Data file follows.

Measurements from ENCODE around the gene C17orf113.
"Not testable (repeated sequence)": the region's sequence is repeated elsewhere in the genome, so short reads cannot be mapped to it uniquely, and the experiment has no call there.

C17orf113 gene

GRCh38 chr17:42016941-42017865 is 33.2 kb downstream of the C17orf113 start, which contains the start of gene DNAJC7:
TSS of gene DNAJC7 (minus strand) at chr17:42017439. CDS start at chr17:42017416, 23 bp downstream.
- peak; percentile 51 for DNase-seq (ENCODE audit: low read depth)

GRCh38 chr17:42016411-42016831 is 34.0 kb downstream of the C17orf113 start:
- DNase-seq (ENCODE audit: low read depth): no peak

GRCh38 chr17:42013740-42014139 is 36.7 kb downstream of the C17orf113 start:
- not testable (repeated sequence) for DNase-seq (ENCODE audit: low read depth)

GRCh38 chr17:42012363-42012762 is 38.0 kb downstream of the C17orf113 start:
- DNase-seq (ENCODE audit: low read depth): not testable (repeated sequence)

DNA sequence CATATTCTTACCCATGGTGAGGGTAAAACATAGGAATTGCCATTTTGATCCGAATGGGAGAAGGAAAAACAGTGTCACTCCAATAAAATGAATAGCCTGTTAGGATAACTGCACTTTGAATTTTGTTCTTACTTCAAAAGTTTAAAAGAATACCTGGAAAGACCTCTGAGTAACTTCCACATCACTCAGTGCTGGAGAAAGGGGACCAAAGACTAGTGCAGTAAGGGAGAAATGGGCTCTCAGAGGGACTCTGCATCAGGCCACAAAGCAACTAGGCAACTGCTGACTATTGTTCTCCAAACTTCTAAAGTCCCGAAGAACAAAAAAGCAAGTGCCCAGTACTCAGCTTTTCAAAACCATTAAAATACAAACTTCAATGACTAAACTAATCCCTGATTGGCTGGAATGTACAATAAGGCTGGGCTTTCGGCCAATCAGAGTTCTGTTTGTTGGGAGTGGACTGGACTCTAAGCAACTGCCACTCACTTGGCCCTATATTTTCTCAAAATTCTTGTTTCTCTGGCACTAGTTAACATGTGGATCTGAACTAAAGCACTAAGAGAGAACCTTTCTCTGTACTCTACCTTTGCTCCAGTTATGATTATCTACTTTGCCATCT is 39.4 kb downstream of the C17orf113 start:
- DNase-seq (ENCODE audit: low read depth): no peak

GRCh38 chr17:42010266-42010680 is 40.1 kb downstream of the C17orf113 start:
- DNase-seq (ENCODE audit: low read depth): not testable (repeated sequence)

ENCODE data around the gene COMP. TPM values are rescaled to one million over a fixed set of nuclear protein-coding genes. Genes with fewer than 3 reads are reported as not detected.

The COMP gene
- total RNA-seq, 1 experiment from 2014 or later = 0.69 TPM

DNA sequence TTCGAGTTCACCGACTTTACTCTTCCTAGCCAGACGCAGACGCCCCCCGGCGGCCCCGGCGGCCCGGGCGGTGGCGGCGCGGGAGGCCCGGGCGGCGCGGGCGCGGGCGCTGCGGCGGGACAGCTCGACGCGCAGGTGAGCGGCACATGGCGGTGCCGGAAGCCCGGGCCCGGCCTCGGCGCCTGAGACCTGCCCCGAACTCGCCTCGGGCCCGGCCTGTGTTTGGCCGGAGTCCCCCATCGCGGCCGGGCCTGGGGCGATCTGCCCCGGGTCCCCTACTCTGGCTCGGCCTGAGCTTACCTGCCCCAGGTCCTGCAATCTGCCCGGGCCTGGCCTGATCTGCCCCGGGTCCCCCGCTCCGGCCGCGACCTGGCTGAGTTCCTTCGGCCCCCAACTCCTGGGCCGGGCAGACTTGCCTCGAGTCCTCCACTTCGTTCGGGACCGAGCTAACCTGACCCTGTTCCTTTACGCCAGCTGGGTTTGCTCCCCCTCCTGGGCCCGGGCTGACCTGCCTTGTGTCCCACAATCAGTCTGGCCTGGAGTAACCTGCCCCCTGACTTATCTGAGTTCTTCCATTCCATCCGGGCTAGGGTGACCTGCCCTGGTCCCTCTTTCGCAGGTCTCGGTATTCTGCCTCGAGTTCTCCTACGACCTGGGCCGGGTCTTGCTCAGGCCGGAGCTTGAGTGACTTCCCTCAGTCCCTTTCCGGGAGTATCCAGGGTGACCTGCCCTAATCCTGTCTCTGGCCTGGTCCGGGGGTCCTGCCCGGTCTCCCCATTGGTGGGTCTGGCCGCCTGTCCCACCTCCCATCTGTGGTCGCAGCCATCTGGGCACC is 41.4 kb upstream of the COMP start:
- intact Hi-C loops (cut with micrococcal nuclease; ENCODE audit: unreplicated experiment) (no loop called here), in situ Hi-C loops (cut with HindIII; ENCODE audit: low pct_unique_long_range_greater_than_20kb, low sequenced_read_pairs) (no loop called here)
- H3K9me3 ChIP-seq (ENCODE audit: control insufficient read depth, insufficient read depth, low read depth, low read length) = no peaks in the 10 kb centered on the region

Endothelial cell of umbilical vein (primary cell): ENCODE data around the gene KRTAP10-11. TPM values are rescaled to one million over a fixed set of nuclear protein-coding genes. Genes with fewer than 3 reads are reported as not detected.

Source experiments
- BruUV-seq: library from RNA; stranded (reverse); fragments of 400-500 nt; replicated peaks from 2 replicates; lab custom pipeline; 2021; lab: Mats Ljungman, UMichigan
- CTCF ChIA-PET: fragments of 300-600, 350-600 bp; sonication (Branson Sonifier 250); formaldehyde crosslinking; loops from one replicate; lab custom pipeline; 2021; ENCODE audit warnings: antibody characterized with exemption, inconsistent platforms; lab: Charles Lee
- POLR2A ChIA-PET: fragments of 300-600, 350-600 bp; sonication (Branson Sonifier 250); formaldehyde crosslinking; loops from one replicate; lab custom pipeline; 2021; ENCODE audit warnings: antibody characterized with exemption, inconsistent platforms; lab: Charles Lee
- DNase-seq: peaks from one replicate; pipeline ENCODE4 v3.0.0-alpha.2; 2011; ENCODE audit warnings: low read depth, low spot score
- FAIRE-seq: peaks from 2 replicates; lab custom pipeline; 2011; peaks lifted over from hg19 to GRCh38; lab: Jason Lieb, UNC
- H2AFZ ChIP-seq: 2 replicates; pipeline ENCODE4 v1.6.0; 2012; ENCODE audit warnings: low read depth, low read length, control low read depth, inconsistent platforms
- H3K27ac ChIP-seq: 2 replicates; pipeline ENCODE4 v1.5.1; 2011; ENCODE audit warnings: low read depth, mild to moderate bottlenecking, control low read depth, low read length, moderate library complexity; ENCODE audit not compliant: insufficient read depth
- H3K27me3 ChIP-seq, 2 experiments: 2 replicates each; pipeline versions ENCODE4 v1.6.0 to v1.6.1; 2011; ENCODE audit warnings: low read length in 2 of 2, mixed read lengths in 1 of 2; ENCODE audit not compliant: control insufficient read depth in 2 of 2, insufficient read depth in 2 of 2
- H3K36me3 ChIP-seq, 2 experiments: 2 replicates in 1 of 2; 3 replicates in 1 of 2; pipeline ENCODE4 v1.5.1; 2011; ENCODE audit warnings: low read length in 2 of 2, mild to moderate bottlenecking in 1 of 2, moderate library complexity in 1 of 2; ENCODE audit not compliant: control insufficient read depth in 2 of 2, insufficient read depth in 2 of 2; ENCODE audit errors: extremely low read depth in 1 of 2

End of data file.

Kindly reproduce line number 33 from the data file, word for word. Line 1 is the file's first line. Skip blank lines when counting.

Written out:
- H3K36me3 ChIP-seq, 2 experiments: 2 replicates in 1 of 2; 3 replicates in 1 of 2; pipeline ENCODE4 v1.5.1; 2011; ENCODE audit warnings: low read length in 2 of 2, mild to moderate bottlenecking in 1 of 2, moderate library complexity in 1 of 2; ENCODE audit not compliant: control insufficient read depth in 2 of 2, insufficient read depth in 2 of 2; ENCODE audit errors: extremely low read depth in 1 of 2